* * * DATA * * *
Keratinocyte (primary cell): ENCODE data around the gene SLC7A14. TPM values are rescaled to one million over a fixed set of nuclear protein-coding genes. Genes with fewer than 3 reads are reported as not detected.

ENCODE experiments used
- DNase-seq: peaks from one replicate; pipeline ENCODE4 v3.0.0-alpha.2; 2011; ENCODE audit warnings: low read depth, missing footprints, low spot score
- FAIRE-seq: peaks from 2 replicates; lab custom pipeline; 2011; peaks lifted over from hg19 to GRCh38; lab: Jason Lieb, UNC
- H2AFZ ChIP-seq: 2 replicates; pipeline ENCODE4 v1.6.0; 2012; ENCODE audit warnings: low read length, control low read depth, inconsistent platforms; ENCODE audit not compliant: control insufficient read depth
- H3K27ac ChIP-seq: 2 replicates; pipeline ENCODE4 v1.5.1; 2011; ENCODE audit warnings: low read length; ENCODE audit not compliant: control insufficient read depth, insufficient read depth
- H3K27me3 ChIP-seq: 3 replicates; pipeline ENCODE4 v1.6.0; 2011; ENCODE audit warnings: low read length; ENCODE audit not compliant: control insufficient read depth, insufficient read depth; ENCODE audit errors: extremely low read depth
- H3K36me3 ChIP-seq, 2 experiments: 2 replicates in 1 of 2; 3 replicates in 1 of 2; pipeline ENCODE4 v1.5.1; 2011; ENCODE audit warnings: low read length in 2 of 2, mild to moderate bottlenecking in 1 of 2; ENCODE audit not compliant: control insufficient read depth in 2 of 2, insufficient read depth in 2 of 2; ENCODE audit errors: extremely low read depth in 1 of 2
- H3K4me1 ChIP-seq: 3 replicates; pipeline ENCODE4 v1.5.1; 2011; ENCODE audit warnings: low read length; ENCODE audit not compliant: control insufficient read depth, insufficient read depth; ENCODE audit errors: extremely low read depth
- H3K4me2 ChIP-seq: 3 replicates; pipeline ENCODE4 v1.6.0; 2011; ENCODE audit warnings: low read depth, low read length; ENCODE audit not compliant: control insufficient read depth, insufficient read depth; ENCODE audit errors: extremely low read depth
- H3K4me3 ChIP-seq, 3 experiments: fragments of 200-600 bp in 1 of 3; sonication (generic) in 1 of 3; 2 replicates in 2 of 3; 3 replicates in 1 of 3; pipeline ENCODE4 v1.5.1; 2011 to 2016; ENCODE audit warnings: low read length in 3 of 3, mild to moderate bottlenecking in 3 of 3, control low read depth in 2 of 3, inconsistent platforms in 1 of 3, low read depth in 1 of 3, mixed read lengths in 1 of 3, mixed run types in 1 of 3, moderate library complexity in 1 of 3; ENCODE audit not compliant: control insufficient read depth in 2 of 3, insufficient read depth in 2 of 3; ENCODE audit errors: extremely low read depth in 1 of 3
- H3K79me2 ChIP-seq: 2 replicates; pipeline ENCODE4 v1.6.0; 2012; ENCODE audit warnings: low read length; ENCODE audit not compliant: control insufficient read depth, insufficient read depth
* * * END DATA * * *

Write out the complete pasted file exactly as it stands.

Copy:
Keratinocyte (primary cell): ENCODE data around the gene SLC7A14. TPM values are rescaled to one million over a fixed set of nuclear protein-coding genes. Genes with fewer than 3 reads are reported as not detected.

ENCODE experiments used
- DNase-seq: peaks from one replicate; pipeline ENCODE4 v3.0.0-alpha.2; 2011; ENCODE audit warnings: low read depth, missing footprints, low spot score
- FAIRE-seq: peaks from 2 replicates; lab custom pipeline; 2011; peaks lifted over from hg19 to GRCh38; lab: Jason Lieb, UNC
- H2AFZ ChIP-seq: 2 replicates; pipeline ENCODE4 v1.6.0; 2012; ENCODE audit warnings: low read length, control low read depth, inconsistent platforms; ENCODE audit not compliant: control insufficient read depth
- H3K27ac ChIP-seq: 2 replicates; pipeline ENCODE4 v1.5.1; 2011; ENCODE audit warnings: low read length; ENCODE audit not compliant: control insufficient read depth, insufficient read depth
- H3K27me3 ChIP-seq: 3 replicates; pipeline ENCODE4 v1.6.0; 2011; ENCODE audit warnings: low read length; ENCODE audit not compliant: control insufficient read depth, insufficient read depth; ENCODE audit errors: extremely low read depth
- H3K36me3 ChIP-seq, 2 experiments: 2 replicates in 1 of 2; 3 replicates in 1 of 2; pipeline ENCODE4 v1.5.1; 2011; ENCODE audit warnings: low read length in 2 of 2, mild to moderate bottlenecking in 1 of 2; ENCODE audit not compliant: control insufficient read depth in 2 of 2, insufficient read depth in 2 of 2; ENCODE audit errors: extremely low read depth in 1 of 2
- H3K4me1 ChIP-seq: 3 replicates; pipeline ENCODE4 v1.5.1; 2011; ENCODE audit warnings: low read length; ENCODE audit not compliant: control insufficient read depth, insufficient read depth; ENCODE audit errors: extremely low read depth
- H3K4me2 ChIP-seq: 3 replicates; pipeline ENCODE4 v1.6.0; 2011; ENCODE audit warnings: low read depth, low read length; ENCODE audit not compliant: control insufficient read depth, insufficient read depth; ENCODE audit errors: extremely low read depth
- H3K4me3 ChIP-seq, 3 experiments: fragments of 200-600 bp in 1 of 3; sonication (generic) in 1 of 3; 2 replicates in 2 of 3; 3 replicates in 1 of 3; pipeline ENCODE4 v1.5.1; 2011 to 2016; ENCODE audit warnings: low read length in 3 of 3, mild to moderate bottlenecking in 3 of 3, control low read depth in 2 of 3, inconsistent platforms in 1 of 3, low read depth in 1 of 3, mixed read lengths in 1 of 3, mixed run types in 1 of 3, moderate library complexity in 1 of 3; ENCODE audit not compliant: control insufficient read depth in 2 of 3, insufficient read depth in 2 of 3; ENCODE audit errors: extremely low read depth in 1 of 3
- H3K79me2 ChIP-seq: 2 replicates; pipeline ENCODE4 v1.6.0; 2012; ENCODE audit warnings: low read length; ENCODE audit not compliant: control insufficient read depth, insufficient read depth